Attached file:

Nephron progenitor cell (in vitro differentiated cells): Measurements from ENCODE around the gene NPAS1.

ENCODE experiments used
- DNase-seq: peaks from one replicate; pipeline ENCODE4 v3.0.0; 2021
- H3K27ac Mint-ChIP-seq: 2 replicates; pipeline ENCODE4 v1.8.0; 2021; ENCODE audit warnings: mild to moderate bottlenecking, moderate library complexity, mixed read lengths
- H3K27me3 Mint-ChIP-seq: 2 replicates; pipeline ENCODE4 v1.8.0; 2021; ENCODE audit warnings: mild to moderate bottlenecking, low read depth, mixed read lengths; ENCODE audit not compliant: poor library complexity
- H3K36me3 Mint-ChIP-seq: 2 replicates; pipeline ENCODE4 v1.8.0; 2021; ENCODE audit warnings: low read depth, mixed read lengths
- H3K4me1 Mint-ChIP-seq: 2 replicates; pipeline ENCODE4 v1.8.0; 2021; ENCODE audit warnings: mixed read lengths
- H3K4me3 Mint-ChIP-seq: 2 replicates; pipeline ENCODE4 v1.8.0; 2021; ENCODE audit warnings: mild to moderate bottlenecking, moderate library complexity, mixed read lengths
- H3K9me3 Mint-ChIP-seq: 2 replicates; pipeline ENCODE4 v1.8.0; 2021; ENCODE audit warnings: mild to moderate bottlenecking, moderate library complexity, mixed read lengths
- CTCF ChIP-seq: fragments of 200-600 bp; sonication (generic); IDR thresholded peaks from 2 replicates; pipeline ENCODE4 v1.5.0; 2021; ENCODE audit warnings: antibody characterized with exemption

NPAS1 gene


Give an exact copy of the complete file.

Nephron progenitor cell (in vitro differentiated cells): Measurements from ENCODE around the gene NPAS1.

ENCODE experiments used
- DNase-seq: peaks from one replicate; pipeline ENCODE4 v3.0.0; 2021
- H3K27ac Mint-ChIP-seq: 2 replicates; pipeline ENCODE4 v1.8.0; 2021; ENCODE audit warnings: mild to moderate bottlenecking, moderate library complexity, mixed read lengths
- H3K27me3 Mint-ChIP-seq: 2 replicates; pipeline ENCODE4 v1.8.0; 2021; ENCODE audit warnings: mild to moderate bottlenecking, low read depth, mixed read lengths; ENCODE audit not compliant: poor library complexity
- H3K36me3 Mint-ChIP-seq: 2 replicates; pipeline ENCODE4 v1.8.0; 2021; ENCODE audit warnings: low read depth, mixed read lengths
- H3K4me1 Mint-ChIP-seq: 2 replicates; pipeline ENCODE4 v1.8.0; 2021; ENCODE audit warnings: mixed read lengths
- H3K4me3 Mint-ChIP-seq: 2 replicates; pipeline ENCODE4 v1.8.0; 2021; ENCODE audit warnings: mild to moderate bottlenecking, moderate library complexity, mixed read lengths
- H3K9me3 Mint-ChIP-seq: 2 replicates; pipeline ENCODE4 v1.8.0; 2021; ENCODE audit warnings: mild to moderate bottlenecking, moderate library complexity, mixed read lengths
- CTCF ChIP-seq: fragments of 200-600 bp; sonication (generic); IDR thresholded peaks from 2 replicates; pipeline ENCODE4 v1.5.0; 2021; ENCODE audit warnings: antibody characterized with exemption

NPAS1 gene